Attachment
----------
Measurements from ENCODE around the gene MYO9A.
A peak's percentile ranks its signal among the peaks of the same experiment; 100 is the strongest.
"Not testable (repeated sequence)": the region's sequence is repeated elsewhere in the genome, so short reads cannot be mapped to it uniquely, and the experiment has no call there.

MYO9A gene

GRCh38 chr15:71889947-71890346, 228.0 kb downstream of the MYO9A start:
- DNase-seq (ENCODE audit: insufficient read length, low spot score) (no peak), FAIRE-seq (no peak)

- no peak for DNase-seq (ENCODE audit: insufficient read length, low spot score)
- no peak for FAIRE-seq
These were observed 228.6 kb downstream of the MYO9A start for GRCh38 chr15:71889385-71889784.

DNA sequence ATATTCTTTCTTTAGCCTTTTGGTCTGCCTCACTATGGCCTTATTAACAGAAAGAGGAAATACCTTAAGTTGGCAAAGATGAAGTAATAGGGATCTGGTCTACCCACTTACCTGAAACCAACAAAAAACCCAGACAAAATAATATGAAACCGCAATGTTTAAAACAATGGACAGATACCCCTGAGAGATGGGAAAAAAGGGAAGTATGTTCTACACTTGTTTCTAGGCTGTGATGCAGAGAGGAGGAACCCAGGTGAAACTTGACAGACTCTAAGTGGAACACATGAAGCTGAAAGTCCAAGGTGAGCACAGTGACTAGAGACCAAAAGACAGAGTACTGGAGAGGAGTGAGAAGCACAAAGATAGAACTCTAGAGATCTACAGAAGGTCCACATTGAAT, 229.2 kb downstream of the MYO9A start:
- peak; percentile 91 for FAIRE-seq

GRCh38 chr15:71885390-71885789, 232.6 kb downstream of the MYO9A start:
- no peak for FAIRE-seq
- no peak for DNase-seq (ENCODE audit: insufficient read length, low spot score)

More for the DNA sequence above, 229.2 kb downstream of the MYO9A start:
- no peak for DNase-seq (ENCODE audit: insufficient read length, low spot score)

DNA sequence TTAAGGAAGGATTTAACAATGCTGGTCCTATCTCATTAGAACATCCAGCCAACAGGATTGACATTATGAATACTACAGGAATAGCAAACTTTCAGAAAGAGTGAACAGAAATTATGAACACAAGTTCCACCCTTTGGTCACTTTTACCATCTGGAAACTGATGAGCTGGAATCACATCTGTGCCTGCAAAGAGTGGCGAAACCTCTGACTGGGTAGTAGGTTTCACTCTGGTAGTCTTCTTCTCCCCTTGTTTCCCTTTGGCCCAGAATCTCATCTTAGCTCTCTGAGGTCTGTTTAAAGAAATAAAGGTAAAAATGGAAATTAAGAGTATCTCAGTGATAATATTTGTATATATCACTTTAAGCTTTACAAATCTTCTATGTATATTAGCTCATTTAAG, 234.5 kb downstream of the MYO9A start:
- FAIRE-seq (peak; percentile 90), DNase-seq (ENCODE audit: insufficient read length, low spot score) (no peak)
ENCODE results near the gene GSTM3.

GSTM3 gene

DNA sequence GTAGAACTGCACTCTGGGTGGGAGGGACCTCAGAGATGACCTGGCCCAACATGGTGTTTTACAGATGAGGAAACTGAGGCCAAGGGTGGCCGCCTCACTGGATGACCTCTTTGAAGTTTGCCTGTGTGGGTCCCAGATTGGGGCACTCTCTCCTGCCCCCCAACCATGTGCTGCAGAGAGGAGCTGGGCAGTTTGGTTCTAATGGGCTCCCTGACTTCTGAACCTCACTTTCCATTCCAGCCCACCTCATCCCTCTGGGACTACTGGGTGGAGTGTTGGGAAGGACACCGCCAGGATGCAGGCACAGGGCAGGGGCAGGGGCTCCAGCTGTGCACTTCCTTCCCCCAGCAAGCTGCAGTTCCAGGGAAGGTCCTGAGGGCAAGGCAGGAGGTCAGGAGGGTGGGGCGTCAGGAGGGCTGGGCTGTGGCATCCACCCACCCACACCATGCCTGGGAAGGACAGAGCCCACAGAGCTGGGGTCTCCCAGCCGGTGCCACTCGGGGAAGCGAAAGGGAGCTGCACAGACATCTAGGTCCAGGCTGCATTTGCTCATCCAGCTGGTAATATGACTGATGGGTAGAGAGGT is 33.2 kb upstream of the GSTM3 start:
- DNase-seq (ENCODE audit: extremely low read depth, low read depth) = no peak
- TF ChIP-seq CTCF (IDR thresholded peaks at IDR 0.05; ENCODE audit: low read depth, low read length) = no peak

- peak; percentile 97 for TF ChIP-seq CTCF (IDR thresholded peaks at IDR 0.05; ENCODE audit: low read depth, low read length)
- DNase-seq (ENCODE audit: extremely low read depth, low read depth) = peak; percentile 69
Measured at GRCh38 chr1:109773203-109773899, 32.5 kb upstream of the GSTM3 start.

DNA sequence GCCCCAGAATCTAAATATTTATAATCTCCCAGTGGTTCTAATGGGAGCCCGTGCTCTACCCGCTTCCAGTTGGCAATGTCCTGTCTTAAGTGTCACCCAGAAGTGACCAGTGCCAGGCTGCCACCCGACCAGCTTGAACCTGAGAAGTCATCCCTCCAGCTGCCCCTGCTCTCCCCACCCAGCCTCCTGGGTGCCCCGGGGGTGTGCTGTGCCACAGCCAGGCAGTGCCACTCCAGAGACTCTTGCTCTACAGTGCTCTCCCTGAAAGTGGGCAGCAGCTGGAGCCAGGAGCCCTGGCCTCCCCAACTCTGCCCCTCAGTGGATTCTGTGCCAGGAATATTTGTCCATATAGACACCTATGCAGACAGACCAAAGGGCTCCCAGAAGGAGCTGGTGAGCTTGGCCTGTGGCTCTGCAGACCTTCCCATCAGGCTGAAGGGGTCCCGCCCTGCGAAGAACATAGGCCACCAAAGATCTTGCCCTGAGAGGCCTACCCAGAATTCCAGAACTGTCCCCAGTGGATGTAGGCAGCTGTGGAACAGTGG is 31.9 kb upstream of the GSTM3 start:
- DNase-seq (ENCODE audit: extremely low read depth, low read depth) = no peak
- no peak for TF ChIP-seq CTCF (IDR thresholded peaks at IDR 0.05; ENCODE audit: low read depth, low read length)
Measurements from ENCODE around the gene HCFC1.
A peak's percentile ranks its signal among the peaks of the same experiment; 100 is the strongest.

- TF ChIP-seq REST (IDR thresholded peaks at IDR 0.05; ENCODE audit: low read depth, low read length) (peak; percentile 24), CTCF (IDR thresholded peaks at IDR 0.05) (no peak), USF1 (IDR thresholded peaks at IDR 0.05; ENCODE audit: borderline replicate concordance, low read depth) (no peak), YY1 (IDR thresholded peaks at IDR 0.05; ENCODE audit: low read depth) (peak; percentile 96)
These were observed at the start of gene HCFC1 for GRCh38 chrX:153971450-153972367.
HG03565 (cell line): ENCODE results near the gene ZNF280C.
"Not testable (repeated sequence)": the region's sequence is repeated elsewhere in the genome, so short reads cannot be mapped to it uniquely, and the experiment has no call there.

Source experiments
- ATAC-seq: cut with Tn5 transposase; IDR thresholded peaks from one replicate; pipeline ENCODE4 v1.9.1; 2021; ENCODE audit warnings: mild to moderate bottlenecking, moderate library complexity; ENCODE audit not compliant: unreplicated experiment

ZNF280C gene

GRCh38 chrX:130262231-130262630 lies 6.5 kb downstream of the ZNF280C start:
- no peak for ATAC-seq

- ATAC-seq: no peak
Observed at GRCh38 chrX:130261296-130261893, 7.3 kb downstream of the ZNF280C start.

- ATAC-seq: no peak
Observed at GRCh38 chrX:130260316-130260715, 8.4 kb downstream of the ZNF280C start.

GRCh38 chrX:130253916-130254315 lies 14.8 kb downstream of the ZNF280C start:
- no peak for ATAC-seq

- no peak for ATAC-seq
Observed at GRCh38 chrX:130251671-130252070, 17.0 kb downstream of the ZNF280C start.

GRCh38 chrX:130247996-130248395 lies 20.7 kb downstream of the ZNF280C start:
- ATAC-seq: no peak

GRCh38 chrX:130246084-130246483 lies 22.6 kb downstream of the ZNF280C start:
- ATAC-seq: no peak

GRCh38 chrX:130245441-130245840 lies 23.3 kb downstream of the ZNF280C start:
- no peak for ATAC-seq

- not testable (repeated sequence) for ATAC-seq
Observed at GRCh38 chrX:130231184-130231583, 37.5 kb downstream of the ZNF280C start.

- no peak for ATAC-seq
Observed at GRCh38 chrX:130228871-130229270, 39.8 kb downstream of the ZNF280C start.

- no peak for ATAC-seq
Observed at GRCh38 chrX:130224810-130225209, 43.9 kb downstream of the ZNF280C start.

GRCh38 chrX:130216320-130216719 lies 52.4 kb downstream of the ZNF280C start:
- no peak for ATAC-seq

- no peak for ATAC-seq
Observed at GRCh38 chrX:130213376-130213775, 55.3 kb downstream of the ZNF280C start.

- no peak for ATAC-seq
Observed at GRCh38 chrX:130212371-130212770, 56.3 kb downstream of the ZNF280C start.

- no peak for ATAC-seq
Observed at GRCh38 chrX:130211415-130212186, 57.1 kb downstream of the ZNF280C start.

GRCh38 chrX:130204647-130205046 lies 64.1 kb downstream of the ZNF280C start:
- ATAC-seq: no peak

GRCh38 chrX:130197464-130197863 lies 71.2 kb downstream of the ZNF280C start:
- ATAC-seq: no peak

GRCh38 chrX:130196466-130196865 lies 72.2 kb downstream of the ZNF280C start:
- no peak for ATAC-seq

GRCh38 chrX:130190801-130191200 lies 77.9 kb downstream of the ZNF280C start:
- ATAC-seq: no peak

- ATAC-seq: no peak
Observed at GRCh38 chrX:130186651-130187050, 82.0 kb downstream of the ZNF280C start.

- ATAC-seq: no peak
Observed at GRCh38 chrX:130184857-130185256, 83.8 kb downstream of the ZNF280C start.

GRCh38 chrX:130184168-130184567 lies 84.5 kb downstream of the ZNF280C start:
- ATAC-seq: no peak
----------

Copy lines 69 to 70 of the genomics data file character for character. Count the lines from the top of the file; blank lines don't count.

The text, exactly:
GRCh38 chrX:130204647-130205046 lies 64.1 kb downstream of the ZNF280C start:
- ATAC-seq: no peak